The Perfection of Imperfection (Parashat Chukat)

The author argues that the details of this ritual defy rational explanation. She reviews the different interpretations that ancient scholars came up with to understand this ritual, ultimately arguing that as the “perfect” cow is slaughtered and destroys any false sense of our own perfection, also destroyed is the notion of any single definition of perfection towards which any of us might strive.

June 23, 2007

By Rabbi Adina Lewittes

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Parashat Chukat
The Perfection of Imperfection
by Rabbi Adina Lewittes on Saturday June 23, 2007
7 Tamuz 5767
Numbers 19:1 – 22:1, Shabbat

 

The opening section of this week’s Torah reading details the rite of purification after having come into contact with a corpse. The ritual is referred to as the Parah Adumah, the Red Heifer, as it involved the burning of an entire heifer on which every single hair was red. Even two black or white hairs disqualified the animal! The ashes were then mixed with water and sprinkled on those people and vessels needing purification from coming into contact with the dead. Once so purified, people could reenter the Temple and participate in sacrificial services.

This portion is also read in the weeks before Passover to alert those who had become ritually impure to tend to their purification in order to be able to come to Jerusalem and offer the paschal sacrifice.

The details of this ritual defy rational explanation. In fact, it is used by commentators as an example of laws that are to be observed simply because God commanded them, and not because of their inherent logic or reason.

The Midrash (Numbers Rabbah 19:3) imagines Solomon, peerless in wisdom, being confounded by this one. More colorfully, the Tosafot (BT, Avodah Zarah, 35a) describe the mitzvah of the Red Heifer as a lover’s kiss—something to be experienced, not explained.

Not completely satisfied with a “just do it” approach, some teachers, ancient and new, have tried to shed light on the meaning of this unusual tradition.

The Midrash, for example, extends the scope of the ritual to purify moral impurity as well, especially idolatry. It suggests that this red heifer comes to atone for the sin of the golden calf. Calves coming from cows, it puts it this way: “Let the mother come and repair the damage the offspring has caused” (Numbers Rabbah 19:8).

Another attempt sees in the text an important psychological insight: the complete burning of an entirely red heifer represents the burning or destruction of any notion of perfection. It teaches us that perfection is an impossibility. While we are mandated to fulfill our obligations to God, to community and to humanity, to slaughter the perfect cow is to symbolically slaughter the notion that any of us can be perfect in these enormous undertakings. This message of the burning of the Parah Adumah is that just as God doesn’t seek perfection from us, it is not perfection that any of us should seek from others, or from ourselves.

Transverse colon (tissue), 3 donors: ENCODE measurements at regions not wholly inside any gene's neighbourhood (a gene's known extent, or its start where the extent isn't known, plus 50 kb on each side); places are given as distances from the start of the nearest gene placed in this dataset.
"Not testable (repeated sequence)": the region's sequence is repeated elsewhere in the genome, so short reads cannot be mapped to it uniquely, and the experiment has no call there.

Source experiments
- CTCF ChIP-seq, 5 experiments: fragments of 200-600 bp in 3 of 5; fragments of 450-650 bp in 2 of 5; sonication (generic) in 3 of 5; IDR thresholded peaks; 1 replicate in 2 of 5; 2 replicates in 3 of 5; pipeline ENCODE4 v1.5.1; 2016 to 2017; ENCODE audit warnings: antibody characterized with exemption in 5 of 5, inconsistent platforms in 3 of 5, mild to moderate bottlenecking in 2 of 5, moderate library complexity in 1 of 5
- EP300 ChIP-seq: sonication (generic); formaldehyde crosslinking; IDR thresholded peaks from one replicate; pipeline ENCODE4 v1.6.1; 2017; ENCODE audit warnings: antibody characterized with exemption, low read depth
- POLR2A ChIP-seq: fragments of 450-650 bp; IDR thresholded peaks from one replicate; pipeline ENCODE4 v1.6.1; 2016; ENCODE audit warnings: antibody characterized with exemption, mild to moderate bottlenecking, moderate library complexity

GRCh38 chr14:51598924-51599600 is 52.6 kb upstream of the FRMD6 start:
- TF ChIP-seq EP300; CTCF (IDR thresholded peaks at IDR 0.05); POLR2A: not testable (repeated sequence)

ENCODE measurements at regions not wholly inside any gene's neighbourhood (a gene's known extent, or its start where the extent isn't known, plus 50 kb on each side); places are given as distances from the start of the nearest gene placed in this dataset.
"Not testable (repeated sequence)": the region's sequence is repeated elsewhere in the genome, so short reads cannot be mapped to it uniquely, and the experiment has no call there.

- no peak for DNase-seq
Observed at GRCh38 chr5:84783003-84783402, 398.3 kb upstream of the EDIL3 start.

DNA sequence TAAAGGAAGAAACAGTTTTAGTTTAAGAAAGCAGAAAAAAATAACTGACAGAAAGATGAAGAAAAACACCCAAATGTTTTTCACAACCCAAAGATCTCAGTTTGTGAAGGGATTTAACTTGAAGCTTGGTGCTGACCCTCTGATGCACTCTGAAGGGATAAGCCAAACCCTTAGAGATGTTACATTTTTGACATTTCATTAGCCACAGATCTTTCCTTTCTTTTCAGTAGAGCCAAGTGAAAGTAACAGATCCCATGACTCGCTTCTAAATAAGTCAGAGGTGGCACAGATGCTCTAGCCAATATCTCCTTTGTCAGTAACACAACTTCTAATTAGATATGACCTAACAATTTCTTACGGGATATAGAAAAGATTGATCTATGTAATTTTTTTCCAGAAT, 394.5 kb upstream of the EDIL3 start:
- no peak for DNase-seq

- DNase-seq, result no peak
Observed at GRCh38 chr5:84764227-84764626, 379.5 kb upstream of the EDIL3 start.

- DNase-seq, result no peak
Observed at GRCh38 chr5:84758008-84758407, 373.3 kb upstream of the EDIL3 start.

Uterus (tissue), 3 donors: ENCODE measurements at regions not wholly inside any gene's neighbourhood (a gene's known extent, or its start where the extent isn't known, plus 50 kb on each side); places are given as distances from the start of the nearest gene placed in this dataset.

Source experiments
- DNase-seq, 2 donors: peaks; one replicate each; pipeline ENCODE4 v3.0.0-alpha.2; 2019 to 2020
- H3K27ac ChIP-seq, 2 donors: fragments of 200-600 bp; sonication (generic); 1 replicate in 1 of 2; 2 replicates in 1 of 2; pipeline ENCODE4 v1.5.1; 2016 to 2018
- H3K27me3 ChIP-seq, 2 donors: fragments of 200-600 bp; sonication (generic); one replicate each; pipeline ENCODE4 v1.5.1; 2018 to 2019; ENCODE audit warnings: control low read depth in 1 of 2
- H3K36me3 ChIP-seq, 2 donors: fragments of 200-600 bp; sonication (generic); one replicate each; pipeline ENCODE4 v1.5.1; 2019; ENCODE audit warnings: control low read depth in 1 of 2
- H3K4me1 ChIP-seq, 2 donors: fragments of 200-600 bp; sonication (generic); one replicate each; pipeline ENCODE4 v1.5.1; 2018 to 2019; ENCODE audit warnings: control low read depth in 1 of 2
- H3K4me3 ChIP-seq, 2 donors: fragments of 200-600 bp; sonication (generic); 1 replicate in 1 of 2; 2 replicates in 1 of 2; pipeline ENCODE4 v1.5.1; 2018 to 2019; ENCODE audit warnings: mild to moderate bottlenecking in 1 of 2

Moreover, perfection is a fairly subjective term. What constitutes perfection for me is not necessarily identical to what another might define as perfection.

There is no universally held standard as to what it might look like to be the “perfect” Jew, the perfect “friend”, the “perfect” spouse, the “perfect” family, the “perfect” [insert any other social/spiritual/professional role].

What life has taught so many of us (and what so many more need to learn), is that diversity and difference are not aberrations of an ideal vision of the world to be tolerated by others; they are precisely the essence of the world itself.

It is a lesson taught by nature. It is a lesson taught by science. It is a lesson taught by the Torah itself, as the Talmud explains the story of creation wherein all humanity descends from a single ancestor, Adam, who was created with the breath of God and in the image of God: A man stamps out many coins with one die, and they are all alike. But the King of Kings, the Holy One Blessed be He, stamped each man with the seal of Adam and not one of them is like his fellow (BT Sanhedrin 4:5).

This is one of the central texts of our tradition that serves to underscore our embrace of difference as a core Jewish value. No single lifestyle, faith community or social ideology bears any greater or more authentic stamp of God than any other.

As the “perfect” cow is slaughtered and destroys any false sense of our own perfection, also destroyed is the notion of any single definition of perfection towards which any of us might strive.

And so, as perfection goes up in smoke, so does arrogance, close-mindedness, and chauvinism. What remains with the lingering aromas (cedar wood, hyssop and “crimson stuff” were thrown into the fire!) and smoldering embers is a healthy whiff of humility.

Religious ritual has often been used to delineate who was “in” and who was “out”. One could see the rite of the Red Heifer as no different: it determined who could come into the Temple and who had to stay outside.

But reading it as we have above, the rite becomes one which dismantles barriers, and welcomes people, all people, into the temple of God: our beautiful and diverse world. The pure red heifer becomes a gorgeous speckled one. Or, in the words of Edward Markham:

He drew a circle that shut me out:
Heretic, rebel, a thing to flout.
But Love and I had the wit to win:
We drew a circle that took him in.

Keshet

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